One of the biggest challenges with a garden fish pond is keeping fish safe from predators. If you aren’t careful, you can spend a considerable amount of money replacing fish that vanish on a regular basis. There is no guarantee that you won’t ever lose fish to predators, but a little planning should help keep them safe.

Natural Predators

Found in increasing numbers in gardens in the US, UK, and elsewhere, where they nest in trees and bushes, the great blue heron (Ardea Herodias) is the most common predator of pond fish. The great blue tends to be 3 to 4.5 ft. in length with a wingspan of 5.5 to 6.5 ft.

the great blue heron

They are a wading bird that feeds alone at dusk and dawn eating mostly small fish. There are several other diving birds that are a constant nuisance to fish in garden ponds; the kingfisher and eagle among them.

A fence around your pond can be a good deterrent against herons, though it is not the most attractive thing to look at. Herons will land beside a pond then either lurk at the side or step into shallow water. A fence can prevent this very effectively.

The raccoon (Procyon lotor) is found throughout North America with its natural habitat being sparsely wooded areas. Raccoons are very smart and adaptable, so they have easily found their way into urban as well as suburban areas. Raccoons are nocturnal and their preferred foods are fish and frogs.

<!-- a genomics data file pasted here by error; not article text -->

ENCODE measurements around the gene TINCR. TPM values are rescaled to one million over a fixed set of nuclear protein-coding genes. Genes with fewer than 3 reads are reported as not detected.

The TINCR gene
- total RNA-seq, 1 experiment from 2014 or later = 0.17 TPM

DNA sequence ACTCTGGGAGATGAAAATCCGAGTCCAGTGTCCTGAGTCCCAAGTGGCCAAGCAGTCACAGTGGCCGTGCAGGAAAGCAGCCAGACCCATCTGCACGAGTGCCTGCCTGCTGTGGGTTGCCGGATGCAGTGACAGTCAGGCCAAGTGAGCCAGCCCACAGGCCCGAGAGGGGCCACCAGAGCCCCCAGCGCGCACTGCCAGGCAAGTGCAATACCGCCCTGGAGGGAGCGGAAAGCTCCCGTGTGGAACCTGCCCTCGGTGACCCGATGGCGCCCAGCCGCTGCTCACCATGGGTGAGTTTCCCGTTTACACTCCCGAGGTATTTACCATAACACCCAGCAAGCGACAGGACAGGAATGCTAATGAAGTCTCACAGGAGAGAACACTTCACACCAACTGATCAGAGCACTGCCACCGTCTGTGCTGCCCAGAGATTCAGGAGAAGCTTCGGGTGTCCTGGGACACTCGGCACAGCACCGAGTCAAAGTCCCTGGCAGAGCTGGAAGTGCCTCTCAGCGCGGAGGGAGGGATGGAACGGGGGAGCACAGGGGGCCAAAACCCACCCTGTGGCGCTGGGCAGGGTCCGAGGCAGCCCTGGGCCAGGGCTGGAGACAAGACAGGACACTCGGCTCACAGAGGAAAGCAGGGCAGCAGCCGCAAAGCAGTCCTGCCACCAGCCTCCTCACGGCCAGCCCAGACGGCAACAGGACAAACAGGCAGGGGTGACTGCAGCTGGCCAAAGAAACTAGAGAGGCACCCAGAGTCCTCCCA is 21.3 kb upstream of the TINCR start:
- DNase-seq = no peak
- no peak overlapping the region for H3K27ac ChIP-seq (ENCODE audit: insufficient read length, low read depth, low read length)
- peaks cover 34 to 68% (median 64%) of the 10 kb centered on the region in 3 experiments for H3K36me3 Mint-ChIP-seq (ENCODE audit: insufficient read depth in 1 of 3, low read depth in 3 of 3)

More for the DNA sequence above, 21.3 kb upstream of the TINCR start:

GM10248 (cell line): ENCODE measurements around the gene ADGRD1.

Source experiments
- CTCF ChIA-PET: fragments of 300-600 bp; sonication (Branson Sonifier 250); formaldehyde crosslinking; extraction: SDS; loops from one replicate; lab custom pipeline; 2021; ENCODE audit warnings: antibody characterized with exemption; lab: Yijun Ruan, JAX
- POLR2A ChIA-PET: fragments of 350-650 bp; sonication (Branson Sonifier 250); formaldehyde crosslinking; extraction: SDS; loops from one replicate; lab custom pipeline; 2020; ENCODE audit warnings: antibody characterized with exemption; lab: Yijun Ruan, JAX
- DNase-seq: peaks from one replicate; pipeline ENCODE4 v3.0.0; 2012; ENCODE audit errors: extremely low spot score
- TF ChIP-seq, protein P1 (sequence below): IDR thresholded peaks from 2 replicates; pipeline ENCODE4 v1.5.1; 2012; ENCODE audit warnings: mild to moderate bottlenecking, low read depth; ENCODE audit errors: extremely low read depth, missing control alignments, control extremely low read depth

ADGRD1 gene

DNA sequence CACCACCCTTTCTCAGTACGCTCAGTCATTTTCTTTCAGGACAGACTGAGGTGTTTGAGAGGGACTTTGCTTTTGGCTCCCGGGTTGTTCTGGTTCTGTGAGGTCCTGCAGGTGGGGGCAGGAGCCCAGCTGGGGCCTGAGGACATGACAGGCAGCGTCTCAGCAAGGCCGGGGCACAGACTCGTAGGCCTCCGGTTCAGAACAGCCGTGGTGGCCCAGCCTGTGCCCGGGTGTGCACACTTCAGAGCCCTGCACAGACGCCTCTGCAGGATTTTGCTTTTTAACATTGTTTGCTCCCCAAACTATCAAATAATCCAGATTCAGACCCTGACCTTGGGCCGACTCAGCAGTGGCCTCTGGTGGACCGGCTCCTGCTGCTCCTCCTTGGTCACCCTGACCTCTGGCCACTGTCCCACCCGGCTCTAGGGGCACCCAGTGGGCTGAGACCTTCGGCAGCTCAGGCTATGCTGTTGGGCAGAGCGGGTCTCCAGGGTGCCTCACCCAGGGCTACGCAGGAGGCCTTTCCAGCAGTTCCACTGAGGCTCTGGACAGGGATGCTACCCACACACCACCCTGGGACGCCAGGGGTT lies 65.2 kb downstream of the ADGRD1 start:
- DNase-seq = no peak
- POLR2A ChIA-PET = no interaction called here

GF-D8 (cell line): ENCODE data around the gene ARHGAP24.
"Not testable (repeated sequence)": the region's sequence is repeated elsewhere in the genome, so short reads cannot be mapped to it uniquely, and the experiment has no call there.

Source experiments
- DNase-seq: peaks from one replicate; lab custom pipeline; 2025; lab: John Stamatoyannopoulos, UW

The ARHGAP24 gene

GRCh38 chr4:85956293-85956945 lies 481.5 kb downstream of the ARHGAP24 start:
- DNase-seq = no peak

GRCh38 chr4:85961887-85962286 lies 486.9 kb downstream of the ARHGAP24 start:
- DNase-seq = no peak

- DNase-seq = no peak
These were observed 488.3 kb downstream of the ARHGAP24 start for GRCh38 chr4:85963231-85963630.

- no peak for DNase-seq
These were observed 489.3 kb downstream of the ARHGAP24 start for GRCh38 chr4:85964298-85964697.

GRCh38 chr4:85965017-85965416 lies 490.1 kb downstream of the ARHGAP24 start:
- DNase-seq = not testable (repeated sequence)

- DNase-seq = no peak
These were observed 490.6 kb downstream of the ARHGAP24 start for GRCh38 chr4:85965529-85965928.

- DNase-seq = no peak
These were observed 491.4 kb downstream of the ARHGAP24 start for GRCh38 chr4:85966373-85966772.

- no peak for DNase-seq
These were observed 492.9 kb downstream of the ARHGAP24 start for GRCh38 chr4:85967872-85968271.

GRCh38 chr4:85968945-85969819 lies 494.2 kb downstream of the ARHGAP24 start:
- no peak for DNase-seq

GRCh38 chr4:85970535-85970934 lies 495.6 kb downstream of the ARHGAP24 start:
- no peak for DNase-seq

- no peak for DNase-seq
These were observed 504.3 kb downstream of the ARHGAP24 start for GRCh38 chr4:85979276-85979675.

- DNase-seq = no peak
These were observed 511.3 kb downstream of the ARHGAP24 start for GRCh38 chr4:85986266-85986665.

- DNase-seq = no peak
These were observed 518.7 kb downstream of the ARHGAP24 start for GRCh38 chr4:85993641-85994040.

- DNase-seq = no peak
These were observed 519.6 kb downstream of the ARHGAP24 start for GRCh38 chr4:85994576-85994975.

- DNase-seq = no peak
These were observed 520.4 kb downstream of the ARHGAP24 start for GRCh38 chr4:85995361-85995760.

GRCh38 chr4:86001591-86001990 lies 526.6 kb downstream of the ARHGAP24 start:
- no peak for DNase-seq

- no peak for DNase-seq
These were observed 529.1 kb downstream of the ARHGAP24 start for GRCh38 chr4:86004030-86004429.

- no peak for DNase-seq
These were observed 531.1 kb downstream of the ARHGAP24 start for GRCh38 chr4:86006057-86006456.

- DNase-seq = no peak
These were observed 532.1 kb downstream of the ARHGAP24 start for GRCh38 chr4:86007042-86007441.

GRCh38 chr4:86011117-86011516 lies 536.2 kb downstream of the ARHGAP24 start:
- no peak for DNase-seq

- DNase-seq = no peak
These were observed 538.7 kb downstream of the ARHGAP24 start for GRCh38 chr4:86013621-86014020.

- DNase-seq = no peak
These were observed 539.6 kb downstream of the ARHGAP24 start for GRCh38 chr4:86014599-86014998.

nocturnal raccoon

Other predators of a garden fish pond that can be difficult to control are cats, snakes and frogs. Who doesn’t have one or more of these in their neighborhood or backyard?

Plan Ahead

Before building a pond, there are things to consider that will help deter predators.
Fish protect themselves if they have places to go when threatened. Building your pond at least 3-4 ft. deep makes fish less visible to predators, allows them to dive when threatened and keeps them out of the reach of shallow water hunters.

Also, ensure that there are caves and tunnels for fish to hide in when predators are about; even adding one or two rocks will provide protection for exposed fish.

Finally, pond foliage such as lily pads, hyacinth and other pond plants give fish places to hide.

Consider the types of pond fish you plan on using in the pond. Koi fish for garden ponds are not a good idea if you are going to add plants. Koi eat plants and you will be constantly replacing them.

Comet goldfish, shubunkin and rainbow dace will not eat your plants, and are an excellent choice of fish for garden ponds because they are smaller and faster swimmers than koi. Rainbow dace have an added advantage in that they will eat mosquitoes.

Other types of pond fish to think twice about adding are ryukins, orandas, celestials and any moor fish—they are all slow swimmers. Sara fan are also vulnerable because their double fan tails make them more visible and slower to move.

Decorative Additions and Aggressive Tactics

Decoys are decorative and excellent deterrents. A territorial bird, herons will be deterred by another heron decoy. Move it from time to time, though, blue herons are bright and eventually will ignore the decoy if it is static.

Other decoys include a floating alligator and the Garden Defense Electronic Owl. The owl is motion sensitive and will move and screech when a predator of any kind approaches.

The scarecrow sprinkler system is similar in that it is motion sensitive, but it shoots a stream of water at any predator that comes around.

Other devices include ultrasonic sound makers that send out noises that only wildlife can hear. Finally, consider getting a dog. A dog is one of the best natural deterrents to predators, provided your dog will stay out of the pond himself.